Wednesday, March 12, 2008

EDW: Benjamin Disraeli

If like me you've been listening to or watching the budget you'll be struggling to stay awake now. Doubtless this ultra tedium was a deliberate tactic to mask a relative lack of policies. A pity, though, if Alistair Darling had cut out all the 'on the one hand we've done a great job, on the other things are looking bad in the global economy' and the 'I might be forced to do something about this in future' stuff he could have smashed Disraeli's record for the shortest-ever budget speech: 45 minutes.

Inevitably, the longest-ever budget speech was carried out by Disraeli's long-term antagonist Gladstone (who has already been EDW'd elsewhere). I don't offer the two as a counterpoint to contemporary politics for party political reasons – Gladstone started out as a Tory besides, whilst Disraeli was a Radical, and the idea that Brown (stern, authoritative) vs Cameron (flashy, crowd-pleasing) is some kind of replay of this Victorian antagonism is a particularly weak parallel. (Bonar Law vs MacDonald might be nearer the mark for those two). Rather, Dizzy and the Grand Old Man represent the old division between roundheads and cavaliers which once again is becoming a given in contemporary politics.

Disraeli is the quintessential political cavalier. His record as a statesman is well-enough known, I hope, as are details such as his relationship with Queen Victoria, his Jewishness and the distinction of being the only prime minister to write a novel inside Number 10.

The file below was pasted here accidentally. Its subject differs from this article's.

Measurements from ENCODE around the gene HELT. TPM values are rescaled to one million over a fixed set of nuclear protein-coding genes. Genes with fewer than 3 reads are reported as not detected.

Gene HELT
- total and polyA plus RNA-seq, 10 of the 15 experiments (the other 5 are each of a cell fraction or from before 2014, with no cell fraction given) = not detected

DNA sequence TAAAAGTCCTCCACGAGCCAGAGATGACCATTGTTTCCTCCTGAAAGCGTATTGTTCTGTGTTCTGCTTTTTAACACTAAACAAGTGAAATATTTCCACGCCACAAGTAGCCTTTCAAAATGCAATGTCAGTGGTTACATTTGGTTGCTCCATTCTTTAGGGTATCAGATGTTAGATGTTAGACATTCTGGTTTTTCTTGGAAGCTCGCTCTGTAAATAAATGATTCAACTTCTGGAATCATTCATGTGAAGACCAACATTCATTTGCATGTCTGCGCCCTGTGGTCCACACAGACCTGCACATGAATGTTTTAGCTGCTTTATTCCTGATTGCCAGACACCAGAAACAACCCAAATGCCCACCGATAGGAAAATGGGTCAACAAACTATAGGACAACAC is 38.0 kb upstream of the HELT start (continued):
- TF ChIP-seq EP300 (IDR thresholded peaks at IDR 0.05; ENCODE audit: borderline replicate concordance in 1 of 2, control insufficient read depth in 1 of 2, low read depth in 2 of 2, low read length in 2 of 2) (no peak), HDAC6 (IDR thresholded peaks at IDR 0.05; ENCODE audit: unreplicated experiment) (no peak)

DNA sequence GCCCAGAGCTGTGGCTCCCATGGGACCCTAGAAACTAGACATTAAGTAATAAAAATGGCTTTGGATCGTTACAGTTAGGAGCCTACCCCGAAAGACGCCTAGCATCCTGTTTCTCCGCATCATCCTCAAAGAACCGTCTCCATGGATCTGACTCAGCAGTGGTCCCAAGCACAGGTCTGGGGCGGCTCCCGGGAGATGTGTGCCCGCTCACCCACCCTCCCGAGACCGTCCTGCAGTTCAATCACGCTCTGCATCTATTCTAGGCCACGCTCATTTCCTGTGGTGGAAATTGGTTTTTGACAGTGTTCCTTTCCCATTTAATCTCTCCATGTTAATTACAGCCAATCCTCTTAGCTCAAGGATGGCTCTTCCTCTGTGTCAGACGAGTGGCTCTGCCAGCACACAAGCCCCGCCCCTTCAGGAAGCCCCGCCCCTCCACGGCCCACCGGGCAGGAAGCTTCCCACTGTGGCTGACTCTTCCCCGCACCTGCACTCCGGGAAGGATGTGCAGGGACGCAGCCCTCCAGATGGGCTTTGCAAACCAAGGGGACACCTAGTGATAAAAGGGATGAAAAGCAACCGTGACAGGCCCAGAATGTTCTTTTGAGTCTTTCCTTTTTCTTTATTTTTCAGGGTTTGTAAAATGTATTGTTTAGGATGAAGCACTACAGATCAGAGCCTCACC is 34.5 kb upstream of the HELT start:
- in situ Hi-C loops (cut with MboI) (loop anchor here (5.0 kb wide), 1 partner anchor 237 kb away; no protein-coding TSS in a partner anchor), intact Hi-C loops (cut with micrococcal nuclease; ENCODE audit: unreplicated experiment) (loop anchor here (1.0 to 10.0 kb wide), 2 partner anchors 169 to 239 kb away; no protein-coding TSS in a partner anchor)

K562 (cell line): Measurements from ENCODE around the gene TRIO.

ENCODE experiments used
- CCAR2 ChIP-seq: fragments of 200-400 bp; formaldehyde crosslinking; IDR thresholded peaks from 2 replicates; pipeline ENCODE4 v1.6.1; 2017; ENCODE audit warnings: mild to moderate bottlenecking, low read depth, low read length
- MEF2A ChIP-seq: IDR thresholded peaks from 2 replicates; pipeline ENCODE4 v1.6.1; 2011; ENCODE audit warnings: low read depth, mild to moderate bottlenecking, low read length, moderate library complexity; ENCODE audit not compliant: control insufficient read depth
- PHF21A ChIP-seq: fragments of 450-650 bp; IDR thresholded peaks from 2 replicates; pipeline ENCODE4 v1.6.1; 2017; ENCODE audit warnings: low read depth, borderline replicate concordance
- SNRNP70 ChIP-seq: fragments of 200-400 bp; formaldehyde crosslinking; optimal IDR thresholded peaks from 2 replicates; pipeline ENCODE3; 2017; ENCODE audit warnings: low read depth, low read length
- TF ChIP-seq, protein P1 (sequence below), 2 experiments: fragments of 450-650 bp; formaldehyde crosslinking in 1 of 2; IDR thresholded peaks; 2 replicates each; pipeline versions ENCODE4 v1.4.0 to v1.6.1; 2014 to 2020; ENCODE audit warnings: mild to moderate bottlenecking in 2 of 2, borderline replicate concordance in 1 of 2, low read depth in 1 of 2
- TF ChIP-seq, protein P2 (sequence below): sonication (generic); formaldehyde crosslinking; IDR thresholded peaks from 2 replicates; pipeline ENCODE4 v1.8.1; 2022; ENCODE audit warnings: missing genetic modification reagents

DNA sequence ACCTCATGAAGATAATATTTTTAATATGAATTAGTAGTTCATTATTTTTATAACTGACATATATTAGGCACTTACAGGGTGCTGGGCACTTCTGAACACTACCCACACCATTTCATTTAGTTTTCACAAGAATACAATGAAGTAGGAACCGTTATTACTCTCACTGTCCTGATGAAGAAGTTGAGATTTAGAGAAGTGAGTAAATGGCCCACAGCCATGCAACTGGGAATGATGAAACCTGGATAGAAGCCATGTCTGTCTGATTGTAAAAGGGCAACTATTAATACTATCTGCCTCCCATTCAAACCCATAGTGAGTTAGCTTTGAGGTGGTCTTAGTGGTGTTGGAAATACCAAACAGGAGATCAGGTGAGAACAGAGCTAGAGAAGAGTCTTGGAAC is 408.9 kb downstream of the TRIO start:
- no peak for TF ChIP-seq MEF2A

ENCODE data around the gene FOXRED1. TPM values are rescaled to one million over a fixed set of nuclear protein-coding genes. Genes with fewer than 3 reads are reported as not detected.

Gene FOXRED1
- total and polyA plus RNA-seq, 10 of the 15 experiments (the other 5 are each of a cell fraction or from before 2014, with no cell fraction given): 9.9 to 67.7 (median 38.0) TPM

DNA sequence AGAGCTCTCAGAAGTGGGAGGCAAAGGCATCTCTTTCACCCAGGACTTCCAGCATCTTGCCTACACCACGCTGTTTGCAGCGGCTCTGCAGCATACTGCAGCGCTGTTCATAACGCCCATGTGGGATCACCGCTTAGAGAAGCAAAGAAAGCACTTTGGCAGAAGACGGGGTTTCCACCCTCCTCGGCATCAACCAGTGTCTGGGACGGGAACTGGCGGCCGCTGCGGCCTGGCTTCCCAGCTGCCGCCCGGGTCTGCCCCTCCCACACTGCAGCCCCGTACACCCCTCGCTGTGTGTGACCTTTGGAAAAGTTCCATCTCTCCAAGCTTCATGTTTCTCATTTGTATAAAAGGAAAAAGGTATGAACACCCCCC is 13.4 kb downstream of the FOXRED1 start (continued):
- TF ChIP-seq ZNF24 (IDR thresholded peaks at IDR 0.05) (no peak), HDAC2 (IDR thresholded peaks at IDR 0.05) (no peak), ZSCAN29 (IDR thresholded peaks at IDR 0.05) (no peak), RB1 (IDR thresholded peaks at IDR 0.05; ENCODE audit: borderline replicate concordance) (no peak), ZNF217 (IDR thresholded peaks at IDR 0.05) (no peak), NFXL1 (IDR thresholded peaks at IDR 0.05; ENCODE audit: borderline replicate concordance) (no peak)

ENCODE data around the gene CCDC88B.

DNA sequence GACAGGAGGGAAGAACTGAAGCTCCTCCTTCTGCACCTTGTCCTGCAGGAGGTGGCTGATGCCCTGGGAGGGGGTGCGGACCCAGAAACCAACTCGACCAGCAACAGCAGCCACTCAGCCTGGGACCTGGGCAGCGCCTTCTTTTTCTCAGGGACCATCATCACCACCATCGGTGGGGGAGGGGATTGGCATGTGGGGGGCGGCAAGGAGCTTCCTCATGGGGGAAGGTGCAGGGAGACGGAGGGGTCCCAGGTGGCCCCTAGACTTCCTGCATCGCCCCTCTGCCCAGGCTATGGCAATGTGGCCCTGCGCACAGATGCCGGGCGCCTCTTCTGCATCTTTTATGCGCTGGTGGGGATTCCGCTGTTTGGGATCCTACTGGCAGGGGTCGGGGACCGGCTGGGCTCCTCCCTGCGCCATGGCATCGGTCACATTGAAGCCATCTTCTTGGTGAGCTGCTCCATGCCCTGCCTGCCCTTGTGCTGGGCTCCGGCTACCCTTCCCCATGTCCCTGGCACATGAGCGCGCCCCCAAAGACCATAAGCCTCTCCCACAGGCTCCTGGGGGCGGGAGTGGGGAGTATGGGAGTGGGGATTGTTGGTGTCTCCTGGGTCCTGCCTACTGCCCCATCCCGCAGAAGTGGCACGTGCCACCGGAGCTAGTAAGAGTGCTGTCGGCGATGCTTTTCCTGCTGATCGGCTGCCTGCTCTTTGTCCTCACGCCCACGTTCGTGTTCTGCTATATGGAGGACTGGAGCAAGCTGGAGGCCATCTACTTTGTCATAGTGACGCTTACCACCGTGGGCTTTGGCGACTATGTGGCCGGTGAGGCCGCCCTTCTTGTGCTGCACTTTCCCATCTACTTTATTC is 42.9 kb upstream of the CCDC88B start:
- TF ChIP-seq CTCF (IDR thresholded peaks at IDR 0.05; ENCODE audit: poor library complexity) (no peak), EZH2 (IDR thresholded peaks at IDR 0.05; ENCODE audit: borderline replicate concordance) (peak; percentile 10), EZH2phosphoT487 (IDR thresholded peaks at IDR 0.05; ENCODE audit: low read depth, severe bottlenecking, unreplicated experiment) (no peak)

But note that none of these diminish another distinction of his. He was, in the round, the flashiest, louchest, most flamboyant premier in British history; an as such is an ideal candidate for EDW. From his start as a young admirer of Byron, bankrupt aged 21, and the ultimate outsider in Victorian England, he is the most gloriously unlikely prime minister.

As an all-round character, Churchill had the more fascinating. life, Palmerston was probably the greater libertine (though Disraeli's youthful exploits in the Med gave rise to plenty of lurid speculation in his day) and from the time of Walpole through to our own dear Tony Blair there has been no shortage of premiers whom one would treat with caution.

No matter. Dizzy's life and career are an affront to the very concept of the career politician. Sadly, career politicians are pretty much all we get Britain these days. (Though not necessarily in America). If we are to have political quotas, an unofficial quota of wits and dandies would be a most welcome innovation.



Blogger Glamourpuss said...

Good choice. If a little provocative.


12:03 pm  

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